Watch CBS News

What can Massachusetts do about revenue shortfalls, downturn in commercial real estate value?

Democratic party leader Steve Kerrigan on state of party and the Massachusetts economy
Democratic party leader Steve Kerrigan on state of party and the Massachusetts economy 09:37

BOSTON – Massachusetts Democratic Party chairman Steve Kerrigan, fresh off the party's annual convention last weekend in Worcester, joined WBZ-TV to discuss a variety of topics related to the economy.

Democrats' economic philosophy 

"Our leaders and our candidates are the ones who stand up for a stronger and more fair economy," Kerrigan said.  

Kerrigan was asked to define the party's economic philosophy.

"I don't know that we as a party have an economic philosophy. We do have a platform and it is about creating opportunity for folks through things like a stronger education system," Kerrigan said. "If you don't have a good education, that's going to impact your ability to get a job. If you don't have health care, you're going to be sicker and not able to attend work. So all of those things play into how we can build a better economy."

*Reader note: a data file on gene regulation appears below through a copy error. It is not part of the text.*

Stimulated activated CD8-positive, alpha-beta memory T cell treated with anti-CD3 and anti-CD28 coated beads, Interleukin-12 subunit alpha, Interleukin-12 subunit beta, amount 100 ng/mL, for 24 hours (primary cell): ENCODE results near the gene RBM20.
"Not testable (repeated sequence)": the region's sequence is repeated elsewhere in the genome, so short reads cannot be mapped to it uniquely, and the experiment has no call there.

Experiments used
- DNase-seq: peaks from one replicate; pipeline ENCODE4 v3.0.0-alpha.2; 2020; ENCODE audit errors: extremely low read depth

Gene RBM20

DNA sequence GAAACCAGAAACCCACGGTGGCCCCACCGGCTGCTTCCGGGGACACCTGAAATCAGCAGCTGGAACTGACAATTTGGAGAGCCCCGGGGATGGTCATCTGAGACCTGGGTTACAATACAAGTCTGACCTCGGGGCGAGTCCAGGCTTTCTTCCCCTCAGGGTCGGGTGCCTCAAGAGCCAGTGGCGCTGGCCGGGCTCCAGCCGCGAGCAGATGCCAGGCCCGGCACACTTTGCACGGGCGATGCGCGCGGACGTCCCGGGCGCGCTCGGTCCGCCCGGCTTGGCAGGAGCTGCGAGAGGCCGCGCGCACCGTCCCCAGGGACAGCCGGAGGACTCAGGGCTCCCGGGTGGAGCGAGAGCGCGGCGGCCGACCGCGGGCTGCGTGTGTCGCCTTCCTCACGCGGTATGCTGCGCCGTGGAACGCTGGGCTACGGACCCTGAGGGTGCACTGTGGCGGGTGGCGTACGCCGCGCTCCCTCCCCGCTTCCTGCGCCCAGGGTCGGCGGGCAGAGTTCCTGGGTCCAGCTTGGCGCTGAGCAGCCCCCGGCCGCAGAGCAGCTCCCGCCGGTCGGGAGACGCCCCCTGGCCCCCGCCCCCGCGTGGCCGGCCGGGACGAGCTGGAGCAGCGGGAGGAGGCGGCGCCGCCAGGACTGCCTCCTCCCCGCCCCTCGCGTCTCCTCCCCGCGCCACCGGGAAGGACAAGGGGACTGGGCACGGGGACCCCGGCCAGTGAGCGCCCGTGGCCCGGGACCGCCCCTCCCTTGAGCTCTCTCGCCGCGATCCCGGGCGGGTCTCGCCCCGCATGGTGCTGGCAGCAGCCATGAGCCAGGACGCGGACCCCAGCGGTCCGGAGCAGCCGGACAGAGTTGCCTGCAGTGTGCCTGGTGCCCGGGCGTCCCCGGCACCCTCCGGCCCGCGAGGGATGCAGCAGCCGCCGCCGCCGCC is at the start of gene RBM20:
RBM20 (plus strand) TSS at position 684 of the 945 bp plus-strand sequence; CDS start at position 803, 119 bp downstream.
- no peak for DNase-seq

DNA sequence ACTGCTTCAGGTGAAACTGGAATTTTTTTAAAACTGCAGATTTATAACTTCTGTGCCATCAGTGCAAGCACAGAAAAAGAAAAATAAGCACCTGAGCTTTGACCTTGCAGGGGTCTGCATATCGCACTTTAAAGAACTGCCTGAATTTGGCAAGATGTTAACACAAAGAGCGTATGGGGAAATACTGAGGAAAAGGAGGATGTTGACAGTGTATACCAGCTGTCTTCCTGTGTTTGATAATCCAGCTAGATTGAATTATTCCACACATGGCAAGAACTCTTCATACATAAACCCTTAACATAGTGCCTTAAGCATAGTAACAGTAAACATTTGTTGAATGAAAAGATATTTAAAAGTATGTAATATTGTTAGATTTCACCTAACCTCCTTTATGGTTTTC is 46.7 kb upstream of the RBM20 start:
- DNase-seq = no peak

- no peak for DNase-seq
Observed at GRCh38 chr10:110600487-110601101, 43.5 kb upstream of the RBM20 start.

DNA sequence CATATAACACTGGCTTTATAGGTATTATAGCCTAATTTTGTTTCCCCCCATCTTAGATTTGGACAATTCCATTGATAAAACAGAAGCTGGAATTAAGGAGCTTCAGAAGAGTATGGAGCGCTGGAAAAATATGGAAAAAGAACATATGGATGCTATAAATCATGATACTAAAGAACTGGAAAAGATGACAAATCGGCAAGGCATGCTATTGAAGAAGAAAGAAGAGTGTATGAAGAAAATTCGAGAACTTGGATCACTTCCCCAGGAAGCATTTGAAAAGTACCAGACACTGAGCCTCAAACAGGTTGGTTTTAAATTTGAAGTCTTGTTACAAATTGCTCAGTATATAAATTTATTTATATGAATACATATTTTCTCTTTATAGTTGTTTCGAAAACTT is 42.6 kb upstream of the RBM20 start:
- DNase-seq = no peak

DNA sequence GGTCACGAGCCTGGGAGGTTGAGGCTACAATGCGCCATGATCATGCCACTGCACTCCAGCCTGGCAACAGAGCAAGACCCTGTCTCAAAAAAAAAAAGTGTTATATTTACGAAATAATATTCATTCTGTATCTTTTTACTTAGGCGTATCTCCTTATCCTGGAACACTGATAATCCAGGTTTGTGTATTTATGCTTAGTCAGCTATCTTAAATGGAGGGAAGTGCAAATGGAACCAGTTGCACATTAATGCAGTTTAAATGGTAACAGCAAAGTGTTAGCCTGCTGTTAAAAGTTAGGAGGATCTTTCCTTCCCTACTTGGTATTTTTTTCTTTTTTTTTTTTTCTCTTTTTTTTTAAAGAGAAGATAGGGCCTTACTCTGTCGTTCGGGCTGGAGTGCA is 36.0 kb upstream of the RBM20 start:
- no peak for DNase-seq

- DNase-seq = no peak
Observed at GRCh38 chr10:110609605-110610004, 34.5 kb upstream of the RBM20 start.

Downturn in commercial real estate values

Kerrigan also serves as chairman of the Board of Selectmen in his hometown of Lancaster, and says they have been discussing a hot topic among government officials everywhere - how to deal with the potential revenue shortfalls stemming from the sharp post-pandemic downturn in commercial real estate values.

"One of the priorities that we have is diversifying our tax base so that residents don't have to bear the brunt of the impact of increased costs," he says.

Should Boston raise commercial tax rates?

Kerrigan declined to weigh in on Boston Mayor Michelle Wu's push for state permission to raise commercial tax rates to address any future shortfalls, a move that has sparked pushback from both large and small business interests.

"I know that the mayor is going to make some difficult decisions to balance her budget," he said. "It is a very challenging job to be the mayor of a city of that size in in a time when we're coming out of a pandemic, where massive office buildings that had lots of folks coming into town spending lots of money in our communities are closed or virtually empty, and trying to reimagine how a modern city works. It isn't done easily."

And when asked if the state Democratic Party is more liberal than the voters, Kerrigan said "parties on either side are more [ideological] than the average voter. The average voter doesn't look at things monolithically and and problems solved. They want results."

You can watch "Keller At Large," Boston's most-watched Sunday political interview, every Sunday at 8:30 a.m.

View CBS News In
CBS News App Open
Chrome Safari Continue
Be the first to know
Get browser notifications for breaking news, live events, and exclusive reporting.